Ah, the age-old dilemma – to passive voice, or not to passive voice?
For seasoned writers and grammar aficionados, this is a topic of invigorating debate, and at times, an occasion for light-hearted, nerdy sparring.
But for others (normal people who just need to write for school or work), this is something that you’re either unaware of as an issue, or you’ve long recognised as a point of agony in your pursuit of stylistic clarity.
In the English Language, the basic sentence order is composed of a Subject, Verb and Object (aka the ‘SVO’ structure), which means that it’s always most natural if we formulate our sentences this way. And if you write an ‘SVO’ sentence, you’ve used active voice.
Granted, this isn’t to say that every sentence we write must rigidly abide by the SVO structure, for reasons which we shall get to later on in this post.
That said, and if you stop reading after you finish this sentence because grammar bores you to death, remember this –
This is not a Benthamite prescription; active voice is the foundation of clarity, just ask Steinbeck or Hemingway. It makes your writing easy to follow.
When used appropriately, however, passive voice has its merits, and should not be avoided wholesale.
To better understand the ‘more active voice, less passive voice’ axiom, let’s break our discussion down into four layers – grammar, syntax, style and context.
According to Grammerly, “active voice means that a sentence has a subject that acts upon its verb. Passive voice means that a subject is a recipient of a verb’s action.”
To me, this definition circles back on itself and is not very helpful. After all, you can’t really define a technical term by using, well, technical terms. So let’s try this instead:
|Definition||How to identify?||Example|
|Active voice||Any sentence that begins with a person, a thing or an agent, followed by an action (or a state of being).||The sentence follows the construction ‘Subject – Verb – Object’ (where Object could mean ‘conveying a complete idea’, and does not necessarily have to take the form of another noun)||“I love you.”|
(“I” is the Subject, “love” is the Verb, and “you” is the Object)
|Passive voice||Any sentence which conveys the idea that someone/something is being acted upon.||Sentence 1) contains ‘To be’ + past particle (“has been”, “is done”, “was accomplished”), and 2) often (but not always) contains the “by” preposition||“You are loved by me.”|
Let’s now think about the difference between the active voice example and its passive voice counterpart – “I love you” vs “You are loved by me”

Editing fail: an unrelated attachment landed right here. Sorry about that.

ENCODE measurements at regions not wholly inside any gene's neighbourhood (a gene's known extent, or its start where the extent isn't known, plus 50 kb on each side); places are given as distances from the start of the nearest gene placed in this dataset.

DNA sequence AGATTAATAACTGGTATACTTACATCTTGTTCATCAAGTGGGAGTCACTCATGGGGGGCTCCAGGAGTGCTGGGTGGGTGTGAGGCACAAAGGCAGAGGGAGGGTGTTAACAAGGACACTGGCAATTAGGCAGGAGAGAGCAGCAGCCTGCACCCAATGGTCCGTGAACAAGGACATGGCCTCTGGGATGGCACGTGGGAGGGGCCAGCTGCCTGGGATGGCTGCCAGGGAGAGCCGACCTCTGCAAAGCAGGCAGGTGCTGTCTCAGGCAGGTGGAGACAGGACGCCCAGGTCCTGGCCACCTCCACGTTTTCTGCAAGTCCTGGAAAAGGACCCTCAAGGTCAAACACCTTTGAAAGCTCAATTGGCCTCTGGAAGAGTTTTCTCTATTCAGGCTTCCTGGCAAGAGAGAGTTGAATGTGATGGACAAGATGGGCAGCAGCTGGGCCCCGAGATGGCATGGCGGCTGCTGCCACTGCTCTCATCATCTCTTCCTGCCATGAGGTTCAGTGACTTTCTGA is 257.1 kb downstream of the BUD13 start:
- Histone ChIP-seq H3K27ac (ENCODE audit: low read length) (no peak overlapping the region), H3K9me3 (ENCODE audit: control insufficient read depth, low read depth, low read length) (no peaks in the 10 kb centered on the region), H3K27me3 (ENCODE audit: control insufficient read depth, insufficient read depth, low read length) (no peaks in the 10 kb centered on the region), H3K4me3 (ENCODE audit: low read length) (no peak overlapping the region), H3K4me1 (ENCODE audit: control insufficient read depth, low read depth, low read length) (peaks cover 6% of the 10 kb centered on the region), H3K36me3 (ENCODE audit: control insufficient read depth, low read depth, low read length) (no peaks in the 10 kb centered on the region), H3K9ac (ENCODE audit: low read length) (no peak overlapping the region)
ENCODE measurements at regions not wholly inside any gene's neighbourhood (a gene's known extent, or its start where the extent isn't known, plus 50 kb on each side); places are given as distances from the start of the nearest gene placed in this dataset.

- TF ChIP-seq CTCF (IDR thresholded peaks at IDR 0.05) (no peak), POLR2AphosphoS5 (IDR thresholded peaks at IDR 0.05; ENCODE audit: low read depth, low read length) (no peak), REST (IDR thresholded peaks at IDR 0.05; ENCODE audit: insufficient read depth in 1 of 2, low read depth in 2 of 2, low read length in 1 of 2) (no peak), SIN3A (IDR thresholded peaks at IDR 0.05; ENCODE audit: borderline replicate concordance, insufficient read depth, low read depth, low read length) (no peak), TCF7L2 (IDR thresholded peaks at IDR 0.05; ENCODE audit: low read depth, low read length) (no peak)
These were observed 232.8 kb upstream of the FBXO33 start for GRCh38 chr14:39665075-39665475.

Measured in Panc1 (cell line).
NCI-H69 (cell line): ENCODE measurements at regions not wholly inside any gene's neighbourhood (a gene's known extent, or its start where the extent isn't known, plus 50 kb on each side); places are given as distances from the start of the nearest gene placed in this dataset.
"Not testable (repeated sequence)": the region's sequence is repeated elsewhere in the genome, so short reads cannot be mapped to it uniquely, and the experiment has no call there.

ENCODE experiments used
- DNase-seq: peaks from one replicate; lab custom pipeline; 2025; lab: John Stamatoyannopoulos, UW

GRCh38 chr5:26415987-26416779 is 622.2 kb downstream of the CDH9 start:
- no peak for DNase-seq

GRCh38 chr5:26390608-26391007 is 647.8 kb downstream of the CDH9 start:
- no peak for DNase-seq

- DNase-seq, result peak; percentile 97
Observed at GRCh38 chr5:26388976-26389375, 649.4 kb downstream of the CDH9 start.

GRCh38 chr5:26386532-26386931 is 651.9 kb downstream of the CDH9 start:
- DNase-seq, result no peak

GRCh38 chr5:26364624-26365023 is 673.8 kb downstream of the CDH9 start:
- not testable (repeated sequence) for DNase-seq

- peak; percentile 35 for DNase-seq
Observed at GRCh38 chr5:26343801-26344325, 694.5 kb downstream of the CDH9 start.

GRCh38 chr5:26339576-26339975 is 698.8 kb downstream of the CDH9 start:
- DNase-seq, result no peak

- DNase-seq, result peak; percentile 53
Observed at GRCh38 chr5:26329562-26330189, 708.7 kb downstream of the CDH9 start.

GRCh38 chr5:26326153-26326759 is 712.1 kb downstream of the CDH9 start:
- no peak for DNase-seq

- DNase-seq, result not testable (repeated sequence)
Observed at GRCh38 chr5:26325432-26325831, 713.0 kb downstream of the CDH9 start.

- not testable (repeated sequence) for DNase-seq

Interestingly, the passive voice sentence could work even without the possessive phrase “by me”; “You are loved” is perfectly grammatical (if not slightly evasive in meaning, but that’s beside the point here).
However, the active voice sentence cannot work without the Object – “I love” – I love what?
Note that some sentences which only contain a subject and a verb can be grammatically valid, such as “I breathe” or “I run”, because they convey a complete idea (I breathe because I’m a human being and it’s just what I can do; or I run as in I’m a runner and this is an exercise I generally like doing).
In our Curious Case of the Evasive Lover, though, simply saying “I love” does not suffice, because when one loves, one must love someone or something.
Now, let’s consider the implications of these two sentence constructions from a syntactic angle.
Syntax refers to sentence word order. Syntactically, there are stark distinctions between saying “I love you” versus “You are loved by me” or “You are loved” to your lover (or vice versa!)
The active voice version is considerably more direct and forthcoming. When someone says “I love you”, s/he is willing to both own the emotion – “I love” – and show a degree of open vulnerability.
On the other hand, by flipping the order of the first- and second-person pronouns, the passive voice expression leads with “You” as the recipient of ‘my’ love, which creates a sense of evasiveness on the part of the speaker. The ‘by’ preposition also signals the use of the possessive case, which creates a strange hierarchy in which ‘you’ are at the behest of ‘my’ affection.
And God forbid that someone you love should respond with “You are loved” when you ask them if they love you; it’s most likely their subtle-not-so-subtle way of saying that they don’t really love you, but hey, someone else probably does!
You see, then, how the decision to opt for active voice or passive voice isn’t just a matter of grammatical accuracy, but of syntactic implication (and in our case, romantic honesty). Choosing to lead with the Subject or the Object in a sentence could result in radically different messages, and of course, invite radically different responses, too.
The third aspect of our discussion concerns style, and any discussion of style naturally pertains to concision. To write well is to write clearly, which means saying what you mean and meaning what you say.
I’ve learnt over the years that this is easier said than done, but one way of achieving concision is, indeed, to reduce the use of passive voice.
As I mentioned earlier, the ‘Golden Mean’ is to limit the portion of passive voice sentences in any given piece of writing to 10% of your total sentences.
How do you ‘calculate’ this? For anyone not writing in timed conditions (i.e. tests or exams) and typing on a computer, I’d recommend this Real-time Content Analysis tool. Once you copy and paste your work into the blank field, the system will tally up the percentage of passive voice sentences and highlight them for your reference.